A Florida couple worked as property manager (she) and maintenance technician (he) at an apartment complex. Devout Christians, they often displayed a religious picture or other decoration in the rental office. Management told them this violated the company’s policies, but the couple several times insisted on leaving the décor in place. Things finally came to a head over a large poster.
What happened. The “Davises” were working at their third Hallmark Management location, where they were given a rent-free apartment next to the management office. It was on the office wall they had hung a large poster featuring flowers and the caption, “Remember the Lilies …. Matthew 6:28.”
Their supervisor arrived one day to inspect the office in preparation for a visit from the U.S. Department of Agriculture, which regulates federal funding given under the rural development program. Having asked whether the poster contained a Bible citation, to which Ms. Davis answered affirmatively, the supervisor demanded the poster come down. She cited especially the Federal Housing Act, which bars discrimination of any kind in rental or purchased housing. Ms. Davis refused to comply, saying she wanted to ask her husband; she then left the office to find him. The supervisor spoke with her boss, who told her to remove the poster herself, which she did.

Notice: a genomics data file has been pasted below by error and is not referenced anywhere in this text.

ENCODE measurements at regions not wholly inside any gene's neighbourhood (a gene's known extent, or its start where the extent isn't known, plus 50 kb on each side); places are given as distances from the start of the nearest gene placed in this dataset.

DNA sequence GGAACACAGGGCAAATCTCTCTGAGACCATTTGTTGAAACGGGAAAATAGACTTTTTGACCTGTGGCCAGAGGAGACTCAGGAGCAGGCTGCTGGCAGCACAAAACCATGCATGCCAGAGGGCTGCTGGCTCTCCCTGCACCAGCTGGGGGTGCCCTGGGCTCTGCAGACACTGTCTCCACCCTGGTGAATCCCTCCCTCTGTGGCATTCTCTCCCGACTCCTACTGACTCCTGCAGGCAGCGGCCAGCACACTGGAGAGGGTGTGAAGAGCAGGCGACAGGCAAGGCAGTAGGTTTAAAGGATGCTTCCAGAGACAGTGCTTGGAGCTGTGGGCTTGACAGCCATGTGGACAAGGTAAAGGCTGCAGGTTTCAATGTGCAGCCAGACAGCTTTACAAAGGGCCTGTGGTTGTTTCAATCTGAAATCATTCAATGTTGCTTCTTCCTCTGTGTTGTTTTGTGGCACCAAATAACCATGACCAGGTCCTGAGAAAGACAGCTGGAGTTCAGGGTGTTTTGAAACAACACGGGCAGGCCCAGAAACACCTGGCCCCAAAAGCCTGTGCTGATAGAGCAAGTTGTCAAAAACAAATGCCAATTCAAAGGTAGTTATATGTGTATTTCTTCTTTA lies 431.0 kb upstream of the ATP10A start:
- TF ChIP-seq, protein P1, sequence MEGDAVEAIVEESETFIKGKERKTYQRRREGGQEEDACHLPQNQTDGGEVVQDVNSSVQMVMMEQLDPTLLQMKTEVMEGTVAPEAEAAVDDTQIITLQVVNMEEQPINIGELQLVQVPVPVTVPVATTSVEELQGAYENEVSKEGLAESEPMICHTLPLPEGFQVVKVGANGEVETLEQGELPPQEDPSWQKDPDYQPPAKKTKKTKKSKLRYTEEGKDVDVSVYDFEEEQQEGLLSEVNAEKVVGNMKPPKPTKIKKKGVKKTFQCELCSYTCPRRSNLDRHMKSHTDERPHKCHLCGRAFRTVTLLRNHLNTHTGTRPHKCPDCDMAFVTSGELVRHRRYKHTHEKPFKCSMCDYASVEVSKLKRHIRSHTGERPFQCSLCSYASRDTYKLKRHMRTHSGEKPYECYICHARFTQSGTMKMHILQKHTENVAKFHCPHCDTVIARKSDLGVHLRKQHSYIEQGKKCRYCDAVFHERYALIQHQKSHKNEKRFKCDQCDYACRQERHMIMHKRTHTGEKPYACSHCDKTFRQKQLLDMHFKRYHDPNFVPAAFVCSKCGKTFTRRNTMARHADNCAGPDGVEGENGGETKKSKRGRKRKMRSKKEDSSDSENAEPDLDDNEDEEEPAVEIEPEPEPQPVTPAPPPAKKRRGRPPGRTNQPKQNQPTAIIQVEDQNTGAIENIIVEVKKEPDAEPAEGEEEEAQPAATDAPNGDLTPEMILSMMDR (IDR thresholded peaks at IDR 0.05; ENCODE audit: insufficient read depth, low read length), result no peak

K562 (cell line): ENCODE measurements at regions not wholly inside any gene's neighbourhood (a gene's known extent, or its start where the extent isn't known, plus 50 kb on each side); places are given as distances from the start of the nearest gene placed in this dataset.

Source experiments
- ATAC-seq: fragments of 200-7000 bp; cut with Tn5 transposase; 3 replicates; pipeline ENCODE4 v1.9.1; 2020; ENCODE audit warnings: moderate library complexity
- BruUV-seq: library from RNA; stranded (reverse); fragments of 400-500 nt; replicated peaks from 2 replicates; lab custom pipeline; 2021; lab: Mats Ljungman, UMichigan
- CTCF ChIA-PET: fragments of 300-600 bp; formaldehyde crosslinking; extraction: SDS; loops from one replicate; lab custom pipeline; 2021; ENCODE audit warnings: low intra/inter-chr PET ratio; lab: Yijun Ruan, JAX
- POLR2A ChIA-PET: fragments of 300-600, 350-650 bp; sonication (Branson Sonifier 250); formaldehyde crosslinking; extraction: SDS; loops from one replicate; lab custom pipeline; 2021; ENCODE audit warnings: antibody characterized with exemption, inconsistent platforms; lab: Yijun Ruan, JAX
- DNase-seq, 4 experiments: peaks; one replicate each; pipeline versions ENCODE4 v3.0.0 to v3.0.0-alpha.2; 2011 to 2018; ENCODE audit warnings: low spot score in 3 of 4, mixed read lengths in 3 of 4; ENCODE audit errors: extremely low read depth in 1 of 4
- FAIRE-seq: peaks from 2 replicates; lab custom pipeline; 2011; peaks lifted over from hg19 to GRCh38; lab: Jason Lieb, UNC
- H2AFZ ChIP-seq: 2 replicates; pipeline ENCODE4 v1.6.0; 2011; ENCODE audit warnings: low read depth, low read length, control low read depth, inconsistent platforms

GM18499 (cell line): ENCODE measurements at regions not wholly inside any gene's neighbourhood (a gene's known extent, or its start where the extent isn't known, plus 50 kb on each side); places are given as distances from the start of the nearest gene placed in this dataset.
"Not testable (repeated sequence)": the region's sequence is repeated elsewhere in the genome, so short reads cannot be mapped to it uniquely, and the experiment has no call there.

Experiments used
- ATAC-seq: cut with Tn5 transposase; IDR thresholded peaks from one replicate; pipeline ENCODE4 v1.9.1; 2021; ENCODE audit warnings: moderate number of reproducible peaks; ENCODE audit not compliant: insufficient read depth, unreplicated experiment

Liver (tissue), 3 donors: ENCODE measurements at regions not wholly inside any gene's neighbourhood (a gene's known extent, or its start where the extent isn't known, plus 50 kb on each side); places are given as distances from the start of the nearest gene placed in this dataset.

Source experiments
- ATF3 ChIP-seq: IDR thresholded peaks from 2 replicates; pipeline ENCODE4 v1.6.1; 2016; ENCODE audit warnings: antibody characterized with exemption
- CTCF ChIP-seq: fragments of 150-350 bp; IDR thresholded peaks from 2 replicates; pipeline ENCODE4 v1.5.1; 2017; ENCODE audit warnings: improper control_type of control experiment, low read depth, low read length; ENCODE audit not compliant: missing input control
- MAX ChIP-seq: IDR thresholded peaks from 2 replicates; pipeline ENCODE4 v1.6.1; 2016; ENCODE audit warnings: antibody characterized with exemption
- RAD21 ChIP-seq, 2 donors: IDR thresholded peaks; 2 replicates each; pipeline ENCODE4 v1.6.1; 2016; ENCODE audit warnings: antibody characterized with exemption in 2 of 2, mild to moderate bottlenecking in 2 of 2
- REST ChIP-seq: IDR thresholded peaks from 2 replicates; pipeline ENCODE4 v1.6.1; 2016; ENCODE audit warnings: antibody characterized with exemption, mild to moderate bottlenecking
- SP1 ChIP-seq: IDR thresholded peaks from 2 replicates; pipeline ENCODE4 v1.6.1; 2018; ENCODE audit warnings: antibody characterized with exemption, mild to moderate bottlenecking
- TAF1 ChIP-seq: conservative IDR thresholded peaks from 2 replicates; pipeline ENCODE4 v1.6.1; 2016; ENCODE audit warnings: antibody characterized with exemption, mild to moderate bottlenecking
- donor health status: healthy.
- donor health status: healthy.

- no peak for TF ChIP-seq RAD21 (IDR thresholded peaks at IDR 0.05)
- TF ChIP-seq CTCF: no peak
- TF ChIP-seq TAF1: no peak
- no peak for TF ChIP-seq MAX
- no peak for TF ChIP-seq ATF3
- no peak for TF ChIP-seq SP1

When the Davises returned, an argument ensued, during which, they later testified, the supervisor fired Ms. Davis and turned to Mr. Davis: She said, “You’re too religious; you’re fired, too.” The Davises sued Hallmark Management for religious discrimination. A judge in federal district court ruled entirely for Hallmark, dismissing their case. They appealed to the 11th Circuit, which covers Alabama, Florida, and Georgia.
What the court said. Appellate judges felt there were too many questions of fact for the lawsuit to be dismissed. Was the supervisor aware of the Davises’ religious convictions, and that they were in conflict with Hallmark policies? Was any kind of accommodation for the Davises’ beliefs offered? Would such an accommodation have created an undue hardship for Hallmark? Was the supervisor’s alleged statement to Mr. Davis direct evidence of discrimination?
These questions, judges said, should be decided by a jury, so one will hear the case. Dixon and Dixon v. The Hallmark Companies, U.S. Court of Appeals for the 11th Circuit, No. 10-10047 (12/9/10).
Point to remember: Displaying religious décor in a rental office no doubt violates fair housing laws, because it implies that non-Christians or unbelievers may not be welcome. But Hallmark should have explored accommodation.